I’m not sure that I’d be up for a visit to Canty’s Cove after sunset (above), but the beautiful white strands at Ballyrisode would be most attractive in the moonlight, and – who knows – it might be a good time to see if there is any ghostly pirate activity in this historically significant place.

In the picture below Rosie the Dog investigates the apparently haunted piers at Canty’s Cove: they were extensively upgraded in the 1940s

Here Be Pirates!

Crough Bay in the townland of Leamcon – one of the sheltered and hidden moorings which became known as a pirates’ nest in the late sixteenth and early seventeenth centuries. This is a view of part of the former estate of Sir William Hull who, as Vice Admiral of Munster, was charged with routing the pirates but in fact connived with them for his own financial gain

…Ireland may well be called the nursery and storehouse of pirates… wrote Sir Henry Mainwaring in a manuscript now in the British Museum (A Discourse of Pirates, on the suppression of piracy 1618). He had first-hand knowledge: this adventurer who was born in the time of Elizabeth spent most of his life at sea, survived the English Civil War – although on the losing side – and had been privateer, pirate and Royal Naval captain. He died at the age of 66 with his feet on dry land, although in poverty and exile in France.map of baltimoreThe Earl of Cork’s map of Baltimore,1628 –  following well-founded fears of ‘Turk’ raids he petitioned the Admiralty to fortify the coastal settlements. He was ignored and in 1631 the town was sacked and burned by Barbary pirates who carried away over 100 of the residents to the slave markets in Morroco

My possible ancestor Captain James Harris of Bristol died with his feet in the air: he was hanged at Wapping, in the estuary of the Thames, with 16 other pirates in December 1609. They had been captured in Baltimore, in sight of Roaringwater Bay. Why was it that Ireland – and, in particular, this coastline of west Cork was the notorious harbourer of pirates from all over Europe?behold leamconAccording to Mainwaring, the west of Ireland was enticing because food and men were abundant; fewer naval ships patrolled the coast [than in England]; many of the local inhabitants were willing to trade with the pirates; and there was a …good store of English, Scottish, and Irish wenches which resort unto them… 1611 John Speed map – Roaringwater

John Speed’s map of 1611 which portrays ‘Ballatimore Bay’ and Carbery’s Hundred Islands – ideal territory for concealing pirates. Note the curious geography, the names of the Irish clans and some of the places we recognise today: Rossbrenon (Rosbrin); Lemcon; Shepes Head and Myssen Head

The coast of west Cork, in particular, was eminently suitable for sheltering ships in need of careening and victualling: bays, coves, inlets and estuaries abound and Carbery’s Hundred Isles (in fact many more than a hundred but it depends on what you count as an island) offer refuges a-plenty. In Captain Harris’s time there was only one naval ship patrolling the whole area from Kinsale around to Bantry and beyond – and this was the Tremontane – an ancient leaky pinnace which could be easily outrun by any respectable pirate crew. All the more unfortunate, then, for my forebear and his band who fell into the hands of the authorities, no doubt through some act of treachery or double-dealing.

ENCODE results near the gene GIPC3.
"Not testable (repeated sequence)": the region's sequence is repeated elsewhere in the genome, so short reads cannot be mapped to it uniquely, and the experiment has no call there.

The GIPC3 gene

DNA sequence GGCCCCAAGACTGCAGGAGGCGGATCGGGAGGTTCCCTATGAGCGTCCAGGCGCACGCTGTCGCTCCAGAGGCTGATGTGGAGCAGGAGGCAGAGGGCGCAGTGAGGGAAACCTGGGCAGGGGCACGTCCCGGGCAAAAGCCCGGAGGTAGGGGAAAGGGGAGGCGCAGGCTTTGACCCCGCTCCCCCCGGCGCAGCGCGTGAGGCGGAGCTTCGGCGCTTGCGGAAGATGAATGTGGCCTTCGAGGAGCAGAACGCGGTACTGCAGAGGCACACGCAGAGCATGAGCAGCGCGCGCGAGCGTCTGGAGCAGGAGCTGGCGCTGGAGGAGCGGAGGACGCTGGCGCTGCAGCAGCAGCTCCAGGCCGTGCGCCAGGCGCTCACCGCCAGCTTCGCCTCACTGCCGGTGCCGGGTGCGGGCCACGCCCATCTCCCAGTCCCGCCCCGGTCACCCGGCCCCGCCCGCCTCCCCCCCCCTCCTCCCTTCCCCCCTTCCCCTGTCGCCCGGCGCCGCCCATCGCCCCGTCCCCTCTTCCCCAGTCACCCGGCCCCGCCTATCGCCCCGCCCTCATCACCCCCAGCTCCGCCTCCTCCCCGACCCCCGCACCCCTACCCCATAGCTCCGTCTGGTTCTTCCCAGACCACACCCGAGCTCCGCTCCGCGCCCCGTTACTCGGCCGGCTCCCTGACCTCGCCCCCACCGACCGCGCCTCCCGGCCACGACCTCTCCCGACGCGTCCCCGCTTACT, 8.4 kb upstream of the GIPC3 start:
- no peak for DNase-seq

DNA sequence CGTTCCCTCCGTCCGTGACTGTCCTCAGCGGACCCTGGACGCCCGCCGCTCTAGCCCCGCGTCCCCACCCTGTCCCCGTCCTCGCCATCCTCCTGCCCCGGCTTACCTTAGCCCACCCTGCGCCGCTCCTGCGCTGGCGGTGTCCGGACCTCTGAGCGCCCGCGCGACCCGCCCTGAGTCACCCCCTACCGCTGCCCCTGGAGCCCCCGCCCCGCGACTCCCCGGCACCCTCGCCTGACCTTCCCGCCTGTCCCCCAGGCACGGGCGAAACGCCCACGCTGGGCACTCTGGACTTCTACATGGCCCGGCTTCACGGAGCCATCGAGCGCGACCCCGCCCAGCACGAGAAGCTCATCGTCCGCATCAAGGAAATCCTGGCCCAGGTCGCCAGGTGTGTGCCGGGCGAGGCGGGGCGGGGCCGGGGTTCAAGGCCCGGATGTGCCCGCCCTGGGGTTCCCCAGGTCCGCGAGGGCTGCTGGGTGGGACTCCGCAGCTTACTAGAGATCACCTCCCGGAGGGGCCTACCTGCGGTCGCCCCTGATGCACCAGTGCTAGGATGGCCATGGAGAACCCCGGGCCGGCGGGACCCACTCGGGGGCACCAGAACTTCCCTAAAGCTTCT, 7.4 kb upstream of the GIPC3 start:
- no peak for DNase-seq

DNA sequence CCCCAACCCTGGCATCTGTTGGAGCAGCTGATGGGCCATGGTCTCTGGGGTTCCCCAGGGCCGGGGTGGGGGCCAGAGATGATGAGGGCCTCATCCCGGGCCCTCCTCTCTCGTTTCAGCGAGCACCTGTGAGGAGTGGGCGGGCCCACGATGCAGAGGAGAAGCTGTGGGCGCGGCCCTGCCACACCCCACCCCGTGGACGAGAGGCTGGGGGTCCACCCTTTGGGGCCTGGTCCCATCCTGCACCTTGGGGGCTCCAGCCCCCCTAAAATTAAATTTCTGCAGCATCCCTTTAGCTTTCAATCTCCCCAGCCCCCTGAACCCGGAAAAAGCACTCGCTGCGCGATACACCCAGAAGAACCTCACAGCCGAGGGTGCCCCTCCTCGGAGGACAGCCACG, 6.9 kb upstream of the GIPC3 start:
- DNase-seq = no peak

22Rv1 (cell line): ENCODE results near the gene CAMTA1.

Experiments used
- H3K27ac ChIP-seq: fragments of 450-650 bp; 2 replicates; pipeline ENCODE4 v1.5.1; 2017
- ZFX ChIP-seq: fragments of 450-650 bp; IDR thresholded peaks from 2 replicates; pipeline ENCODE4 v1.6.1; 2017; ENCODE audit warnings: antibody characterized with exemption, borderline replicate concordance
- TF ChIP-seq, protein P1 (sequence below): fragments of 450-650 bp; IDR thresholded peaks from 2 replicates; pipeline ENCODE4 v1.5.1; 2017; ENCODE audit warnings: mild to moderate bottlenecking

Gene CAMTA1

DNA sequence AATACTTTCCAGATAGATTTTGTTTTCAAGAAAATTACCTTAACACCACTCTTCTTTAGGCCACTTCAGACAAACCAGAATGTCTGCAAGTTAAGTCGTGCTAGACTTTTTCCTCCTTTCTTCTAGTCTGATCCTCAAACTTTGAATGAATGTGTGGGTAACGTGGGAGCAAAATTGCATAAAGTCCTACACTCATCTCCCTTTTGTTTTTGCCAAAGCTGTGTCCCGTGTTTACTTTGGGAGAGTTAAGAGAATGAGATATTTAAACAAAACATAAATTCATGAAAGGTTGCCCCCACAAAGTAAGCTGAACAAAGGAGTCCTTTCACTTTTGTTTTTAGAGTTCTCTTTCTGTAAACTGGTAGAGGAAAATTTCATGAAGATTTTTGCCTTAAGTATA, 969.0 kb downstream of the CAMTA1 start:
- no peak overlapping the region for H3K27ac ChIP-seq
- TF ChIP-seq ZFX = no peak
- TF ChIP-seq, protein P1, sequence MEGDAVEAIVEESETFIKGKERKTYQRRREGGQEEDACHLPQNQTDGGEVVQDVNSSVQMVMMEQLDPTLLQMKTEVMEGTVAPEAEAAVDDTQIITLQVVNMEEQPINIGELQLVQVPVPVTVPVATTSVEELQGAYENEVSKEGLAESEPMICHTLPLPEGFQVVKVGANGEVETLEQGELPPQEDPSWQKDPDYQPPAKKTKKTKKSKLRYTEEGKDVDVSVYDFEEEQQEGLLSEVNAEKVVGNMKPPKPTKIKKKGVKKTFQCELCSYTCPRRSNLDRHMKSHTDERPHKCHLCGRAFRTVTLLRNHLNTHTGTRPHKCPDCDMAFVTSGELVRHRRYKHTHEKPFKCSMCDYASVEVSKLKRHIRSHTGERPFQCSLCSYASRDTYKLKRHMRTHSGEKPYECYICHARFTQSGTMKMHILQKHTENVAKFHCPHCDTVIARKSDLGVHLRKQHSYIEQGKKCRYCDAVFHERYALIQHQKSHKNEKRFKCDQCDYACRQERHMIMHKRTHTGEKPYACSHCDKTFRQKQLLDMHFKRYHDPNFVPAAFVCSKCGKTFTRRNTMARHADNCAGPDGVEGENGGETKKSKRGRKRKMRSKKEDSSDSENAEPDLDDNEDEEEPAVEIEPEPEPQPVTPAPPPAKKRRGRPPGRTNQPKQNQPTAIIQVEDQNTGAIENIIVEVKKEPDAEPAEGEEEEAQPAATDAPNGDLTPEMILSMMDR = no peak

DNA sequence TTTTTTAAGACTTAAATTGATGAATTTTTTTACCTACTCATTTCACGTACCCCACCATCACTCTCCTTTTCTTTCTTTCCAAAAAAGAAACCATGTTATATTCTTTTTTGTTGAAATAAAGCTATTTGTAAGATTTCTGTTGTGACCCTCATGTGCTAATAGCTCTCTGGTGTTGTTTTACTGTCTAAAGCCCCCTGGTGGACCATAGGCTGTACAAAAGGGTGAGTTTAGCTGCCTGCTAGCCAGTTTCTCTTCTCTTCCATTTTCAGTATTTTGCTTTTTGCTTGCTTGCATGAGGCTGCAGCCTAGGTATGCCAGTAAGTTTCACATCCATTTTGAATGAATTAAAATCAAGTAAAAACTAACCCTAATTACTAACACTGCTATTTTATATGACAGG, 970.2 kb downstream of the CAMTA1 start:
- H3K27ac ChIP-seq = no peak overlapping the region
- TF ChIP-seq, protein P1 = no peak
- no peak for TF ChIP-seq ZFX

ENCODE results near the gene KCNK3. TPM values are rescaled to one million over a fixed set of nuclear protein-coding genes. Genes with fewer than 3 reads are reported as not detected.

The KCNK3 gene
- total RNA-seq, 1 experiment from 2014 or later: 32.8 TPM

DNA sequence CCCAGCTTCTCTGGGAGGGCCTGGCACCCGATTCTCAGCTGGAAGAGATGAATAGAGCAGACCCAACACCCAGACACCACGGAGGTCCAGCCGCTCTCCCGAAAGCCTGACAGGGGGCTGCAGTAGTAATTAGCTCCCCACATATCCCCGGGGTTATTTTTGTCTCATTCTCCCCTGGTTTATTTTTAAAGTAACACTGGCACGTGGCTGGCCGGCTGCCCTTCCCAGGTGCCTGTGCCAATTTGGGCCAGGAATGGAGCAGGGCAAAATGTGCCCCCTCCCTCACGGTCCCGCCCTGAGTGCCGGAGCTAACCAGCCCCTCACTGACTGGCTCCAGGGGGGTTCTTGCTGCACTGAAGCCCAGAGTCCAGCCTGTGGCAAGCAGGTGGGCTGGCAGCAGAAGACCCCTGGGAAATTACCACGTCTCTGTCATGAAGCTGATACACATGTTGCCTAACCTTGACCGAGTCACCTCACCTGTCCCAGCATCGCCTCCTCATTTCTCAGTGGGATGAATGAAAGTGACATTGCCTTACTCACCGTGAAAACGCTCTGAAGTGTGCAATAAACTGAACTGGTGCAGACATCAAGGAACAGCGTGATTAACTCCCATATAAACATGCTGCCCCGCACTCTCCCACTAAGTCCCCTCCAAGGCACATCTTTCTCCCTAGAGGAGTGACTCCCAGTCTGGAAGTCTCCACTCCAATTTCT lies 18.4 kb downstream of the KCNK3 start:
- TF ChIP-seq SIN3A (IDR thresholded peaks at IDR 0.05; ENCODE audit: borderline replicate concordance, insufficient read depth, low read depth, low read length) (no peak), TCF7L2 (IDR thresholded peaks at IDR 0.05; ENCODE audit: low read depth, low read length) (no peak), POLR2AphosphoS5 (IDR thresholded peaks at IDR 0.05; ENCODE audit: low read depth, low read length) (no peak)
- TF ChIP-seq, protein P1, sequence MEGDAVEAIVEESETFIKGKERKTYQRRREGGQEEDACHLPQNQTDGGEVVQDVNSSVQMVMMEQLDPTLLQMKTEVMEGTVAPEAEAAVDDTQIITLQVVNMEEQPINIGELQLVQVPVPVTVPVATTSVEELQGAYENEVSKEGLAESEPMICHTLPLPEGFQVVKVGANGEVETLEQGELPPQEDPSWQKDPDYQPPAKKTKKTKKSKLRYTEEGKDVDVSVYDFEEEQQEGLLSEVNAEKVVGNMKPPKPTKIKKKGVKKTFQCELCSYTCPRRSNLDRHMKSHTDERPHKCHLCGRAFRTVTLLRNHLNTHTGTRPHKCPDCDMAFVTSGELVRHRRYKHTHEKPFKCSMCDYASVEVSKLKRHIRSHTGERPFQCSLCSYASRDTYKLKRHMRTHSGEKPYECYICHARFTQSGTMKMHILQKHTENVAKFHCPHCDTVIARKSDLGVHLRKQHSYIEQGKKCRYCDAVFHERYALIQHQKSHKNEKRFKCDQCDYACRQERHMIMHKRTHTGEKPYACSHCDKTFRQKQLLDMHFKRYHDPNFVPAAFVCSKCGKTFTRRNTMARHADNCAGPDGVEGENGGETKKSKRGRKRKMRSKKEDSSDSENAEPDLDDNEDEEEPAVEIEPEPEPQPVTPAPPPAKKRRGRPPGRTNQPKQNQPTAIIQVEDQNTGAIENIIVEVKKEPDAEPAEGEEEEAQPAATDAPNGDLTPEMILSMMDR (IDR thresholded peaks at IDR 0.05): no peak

Captain Harris’s family paid to retrieve his body from the gallows at Execution Dock (above left) and gave him a Christian burial. It was more usual for the bodies to be immersed by ‘three high tides’ before being disposed of. In particularly notorious cases the corpses were tarred and then hung in gibbets (iron cages – above right) to remain in public view. Captain Kidd was displayed this way for at least forty years after his death in 1701.pirate ship

…The Irish folk surreptitiously colluded with pirates. When a captain needed supplies, he sent word of his needs. The reply to his note told him where he might find “so many Beeves or other refreshments as he shall need” on a specific night. When he and his men came ashore, they were to fire upon those who tended the herd, which allowed the herders to claim that they had been forced to hand over the cattle. Later on, he secretly landed “the goods or money in exchange, which by custom, they expect must be 2 or 3 times the value” If the pirates desired arms and/or ammunition and the Irish had any, they traded those items, too… (from Pirates and Privateers – The History of Maritime Piracy – an excellent online resource compiled by Cindy Vallar).

If you would like to learn more about Pirates in west Cork (and to listen to some great music) come along to the Fastnet Maritime + Folk Festival in Ballydehob this weekend 17th – 19th June: Robert is giving an illustrated talk on William Hull and the Leamcon Pirates’ Nest on Saturday 18th at 2.30pm in the Old Bank Building